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3 signs that your coworker may be struggling with mental health issues

A clinical psychologist notes that when we no longer encounter people in the office, we need to be more proactive to detect the red flags that indicate mental health issues.

3 signs that your coworker may be struggling with mental health issues
[Photo: Pixabay/Pexels]

The COVID-19 outbreak and its implications are causing an increase in employees’ stress levels and symptoms of depression and anxiety. The lack of social interactions coupled with financial and professional uncertainty is difficult for most people, resulting in work-related stress.

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According to a survey conducted by my company Cassiopeia, 15% of employees indicate that the work with their colleagues has become more stressful since the shift to remote work. Likewise, 13% of employees indicate engagements (verbal or written) have become more aggressive or impatient.

Remote work exacerbates challenges in assessing employees’ mental health and well-being. According to Cassiopeia’s data, 41% of employees indicate that the difficulty in assessing their colleague’s well-being is one of the challenges that disturbs their performance or leadership the most.

As we no longer encounter people in the hallways or in the company’s kitchen, remote work requires managers and colleagues to be more proactive and sensitive to detect the red flags that could signal mental health issues.

Silja Litvin, a clinical psychologist and the founder of PsycApps, outlines three signs that indicate your colleague may be experiencing mental health issues and what actions you can take to help.

Change in behaviors, body language, and/or communication tone

Personality traits as possibly measured by the Big 5 Personality Test are consistent. For example, your bubbly, extroverted colleague will likely exhibit those traits in every situation.

That colleague will find it just as hard to stay quiet and listen on a videoconference call as they would in a real-life meeting. But mental illness can have an impact on behavior and even the strongest of personality traits.

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Look out for those colleagues whose personalities and/or behavior have changed since lockdown.

  • Have they stopped talking? Is their body language muted?
  • Do they take longer to answer emails?
  • Have they become more forgetful or appear to be absentminded?

These changes in behavior are all indicators that a compassionate one-to-one may be in order. Have your resources ready for when they do open up, so you know how to help them.

Aggression

Everyone experiences mental illness differently. No two depressed people feel the same or show the same exact signs, but there are patterns. Often men will respond to anxiety and depression with anger more than sadness. Your usually calm and grounded colleagues may become irritable and aggressive, which could very well stem from stress, anxiety, and possibly depression.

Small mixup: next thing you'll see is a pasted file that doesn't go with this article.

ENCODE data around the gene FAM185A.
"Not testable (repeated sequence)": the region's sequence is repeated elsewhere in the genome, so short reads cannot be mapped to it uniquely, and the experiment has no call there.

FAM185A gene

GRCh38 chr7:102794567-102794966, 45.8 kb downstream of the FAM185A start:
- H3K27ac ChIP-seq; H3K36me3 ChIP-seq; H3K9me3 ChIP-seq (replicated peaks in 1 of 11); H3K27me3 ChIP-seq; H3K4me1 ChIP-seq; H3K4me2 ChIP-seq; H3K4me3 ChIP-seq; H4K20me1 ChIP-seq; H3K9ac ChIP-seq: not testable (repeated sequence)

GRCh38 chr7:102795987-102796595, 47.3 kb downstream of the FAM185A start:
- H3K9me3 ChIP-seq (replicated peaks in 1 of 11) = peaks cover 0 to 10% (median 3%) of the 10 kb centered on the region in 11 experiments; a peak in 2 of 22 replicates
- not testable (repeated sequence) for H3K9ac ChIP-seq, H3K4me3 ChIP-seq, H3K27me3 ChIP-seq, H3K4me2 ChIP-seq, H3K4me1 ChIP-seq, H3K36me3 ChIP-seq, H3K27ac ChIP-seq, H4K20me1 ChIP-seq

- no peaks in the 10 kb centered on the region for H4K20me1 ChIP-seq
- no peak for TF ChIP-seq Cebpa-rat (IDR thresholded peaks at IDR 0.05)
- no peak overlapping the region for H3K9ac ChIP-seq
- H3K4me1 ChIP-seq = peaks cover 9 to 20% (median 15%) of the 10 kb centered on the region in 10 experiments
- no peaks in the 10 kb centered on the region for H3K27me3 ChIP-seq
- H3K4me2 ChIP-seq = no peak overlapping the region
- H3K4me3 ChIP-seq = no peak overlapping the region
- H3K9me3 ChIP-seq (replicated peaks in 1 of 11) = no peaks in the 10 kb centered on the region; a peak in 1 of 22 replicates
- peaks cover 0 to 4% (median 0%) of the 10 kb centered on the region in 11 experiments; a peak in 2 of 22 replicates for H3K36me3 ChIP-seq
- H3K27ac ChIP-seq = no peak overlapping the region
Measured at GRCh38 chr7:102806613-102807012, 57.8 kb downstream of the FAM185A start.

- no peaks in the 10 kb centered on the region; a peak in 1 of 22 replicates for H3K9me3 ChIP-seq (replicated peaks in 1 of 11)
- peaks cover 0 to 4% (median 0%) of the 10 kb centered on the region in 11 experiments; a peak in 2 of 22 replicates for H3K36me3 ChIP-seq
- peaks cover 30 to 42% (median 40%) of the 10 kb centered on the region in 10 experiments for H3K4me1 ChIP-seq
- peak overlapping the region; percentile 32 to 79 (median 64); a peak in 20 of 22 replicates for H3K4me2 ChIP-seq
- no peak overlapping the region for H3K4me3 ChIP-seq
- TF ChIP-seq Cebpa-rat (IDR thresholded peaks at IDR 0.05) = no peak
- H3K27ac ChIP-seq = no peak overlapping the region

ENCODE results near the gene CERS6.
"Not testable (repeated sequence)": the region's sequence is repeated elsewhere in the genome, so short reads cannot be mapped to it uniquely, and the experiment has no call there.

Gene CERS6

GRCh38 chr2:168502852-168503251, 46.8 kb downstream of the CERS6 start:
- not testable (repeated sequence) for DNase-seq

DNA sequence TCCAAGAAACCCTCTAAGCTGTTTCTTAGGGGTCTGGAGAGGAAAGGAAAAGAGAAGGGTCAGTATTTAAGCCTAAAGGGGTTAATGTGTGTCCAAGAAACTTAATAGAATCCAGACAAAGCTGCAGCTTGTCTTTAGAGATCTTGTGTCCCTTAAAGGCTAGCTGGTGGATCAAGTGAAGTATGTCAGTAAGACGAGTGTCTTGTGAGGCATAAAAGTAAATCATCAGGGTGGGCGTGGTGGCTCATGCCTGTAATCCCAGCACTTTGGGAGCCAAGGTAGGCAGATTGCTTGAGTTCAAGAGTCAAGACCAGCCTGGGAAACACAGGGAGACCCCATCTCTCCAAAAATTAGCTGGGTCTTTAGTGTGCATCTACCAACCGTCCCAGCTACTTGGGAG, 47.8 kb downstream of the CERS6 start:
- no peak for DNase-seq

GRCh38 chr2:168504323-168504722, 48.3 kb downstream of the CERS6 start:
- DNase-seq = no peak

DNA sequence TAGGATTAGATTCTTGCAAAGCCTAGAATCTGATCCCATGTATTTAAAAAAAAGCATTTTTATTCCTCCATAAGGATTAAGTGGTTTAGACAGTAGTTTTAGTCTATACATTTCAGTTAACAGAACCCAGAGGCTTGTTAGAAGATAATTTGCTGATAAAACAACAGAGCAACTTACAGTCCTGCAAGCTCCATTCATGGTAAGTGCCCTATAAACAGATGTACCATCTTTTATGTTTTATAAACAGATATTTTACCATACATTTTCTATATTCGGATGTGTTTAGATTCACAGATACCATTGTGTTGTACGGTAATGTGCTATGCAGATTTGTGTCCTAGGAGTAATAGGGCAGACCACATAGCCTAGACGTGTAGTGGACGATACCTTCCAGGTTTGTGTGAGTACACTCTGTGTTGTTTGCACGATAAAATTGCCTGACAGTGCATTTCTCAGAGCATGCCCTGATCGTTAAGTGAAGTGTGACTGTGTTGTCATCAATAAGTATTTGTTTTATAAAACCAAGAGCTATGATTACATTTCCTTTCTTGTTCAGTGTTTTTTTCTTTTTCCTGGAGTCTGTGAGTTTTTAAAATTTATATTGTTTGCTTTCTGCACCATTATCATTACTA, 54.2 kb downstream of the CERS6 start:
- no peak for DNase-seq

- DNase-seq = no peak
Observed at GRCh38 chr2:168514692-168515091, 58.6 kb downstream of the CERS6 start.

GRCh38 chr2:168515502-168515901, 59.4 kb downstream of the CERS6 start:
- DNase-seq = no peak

The first step is to not take aggression personally. Ever had toddlers in your home for seven weeks straight with no place to go?

The second step is to gently inquire about that person’s well-being. Just please, don’t fall into the trap of accusing a colleague of going through a mental health crisis because you feel attacked.

They may already be telling you they’re unwell

That short window of small talk before a meeting actually starts is often full of little fun stories of what is happening to us during the lockdown. We jokingly share that we’re overeating or want to abandon our kids in the wilderness. But certain things can be signs of mental distress: insomnia, oversleeping, overeating, fatigue, restlessness, the feeling of not being motivated, or worrying are all symptoms of depression and anxiety.

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It is so easy to laugh when someone jokingly tells you they only slept two hours that night because they binge-watched a show, but if it happens more than once, it may be a good idea to check in and see if it has become a pattern.

The most important proactive thing you can do when taking responsibility for your colleague’s well-being is listening. Take the time to check in with each team member and simply ask them how they’re doing and what is the biggest challenge they are facing at the moment—whether personal or not.

Maybe it’s an easy fix. Many of our mental health issues stem from sources we can easily change. Sometimes it will require consulting an external resource, such as a general practitioner or a counselor. Don’t be afraid to broach the topic—just remember not to assume anything, listen, be supportive, and convey your concern with compassion.


Shiran Yaroslavsky is the CEO and cofounder of Cassiopeia, a technology solution that empowers managers that lead fully or partially remote teams with actionable insights to boost team collaboration, belonging, and mental health by analyzing communications patterns.

Silja Litvin is the CEO and founder of PsycApps, a PhD candidate and honorary research associate at UCL in London.

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